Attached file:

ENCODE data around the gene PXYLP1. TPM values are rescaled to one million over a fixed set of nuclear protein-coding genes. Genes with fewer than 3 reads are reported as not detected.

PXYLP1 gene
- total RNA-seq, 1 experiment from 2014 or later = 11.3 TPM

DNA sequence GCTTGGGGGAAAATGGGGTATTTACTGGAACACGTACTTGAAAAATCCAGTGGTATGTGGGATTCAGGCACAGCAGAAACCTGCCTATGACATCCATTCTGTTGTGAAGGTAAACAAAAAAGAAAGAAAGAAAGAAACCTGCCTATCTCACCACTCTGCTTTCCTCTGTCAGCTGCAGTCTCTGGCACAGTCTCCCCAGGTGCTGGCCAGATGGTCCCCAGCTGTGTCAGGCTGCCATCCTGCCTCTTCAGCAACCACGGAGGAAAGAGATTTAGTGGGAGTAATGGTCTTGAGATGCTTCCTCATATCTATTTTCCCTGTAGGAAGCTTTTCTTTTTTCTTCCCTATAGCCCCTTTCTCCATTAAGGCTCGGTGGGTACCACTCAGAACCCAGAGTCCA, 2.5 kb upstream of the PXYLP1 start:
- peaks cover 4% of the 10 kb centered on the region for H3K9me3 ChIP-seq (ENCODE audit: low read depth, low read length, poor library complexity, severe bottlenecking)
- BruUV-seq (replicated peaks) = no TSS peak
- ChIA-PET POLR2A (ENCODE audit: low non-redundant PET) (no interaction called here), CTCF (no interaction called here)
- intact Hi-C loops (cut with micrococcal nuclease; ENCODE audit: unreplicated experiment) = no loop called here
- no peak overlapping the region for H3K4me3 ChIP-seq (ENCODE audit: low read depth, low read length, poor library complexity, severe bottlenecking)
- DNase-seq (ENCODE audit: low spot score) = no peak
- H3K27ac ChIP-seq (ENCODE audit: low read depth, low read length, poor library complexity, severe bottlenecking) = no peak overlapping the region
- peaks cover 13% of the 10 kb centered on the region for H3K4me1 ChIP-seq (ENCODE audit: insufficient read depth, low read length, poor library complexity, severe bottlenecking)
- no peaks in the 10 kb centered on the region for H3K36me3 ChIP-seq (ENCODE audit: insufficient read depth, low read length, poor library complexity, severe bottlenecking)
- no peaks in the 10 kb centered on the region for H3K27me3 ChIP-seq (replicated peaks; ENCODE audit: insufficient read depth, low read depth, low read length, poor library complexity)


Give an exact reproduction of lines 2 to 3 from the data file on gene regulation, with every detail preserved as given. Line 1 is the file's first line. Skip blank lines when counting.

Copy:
PXYLP1 gene
- total RNA-seq, 1 experiment from 2014 or later = 11.3 TPM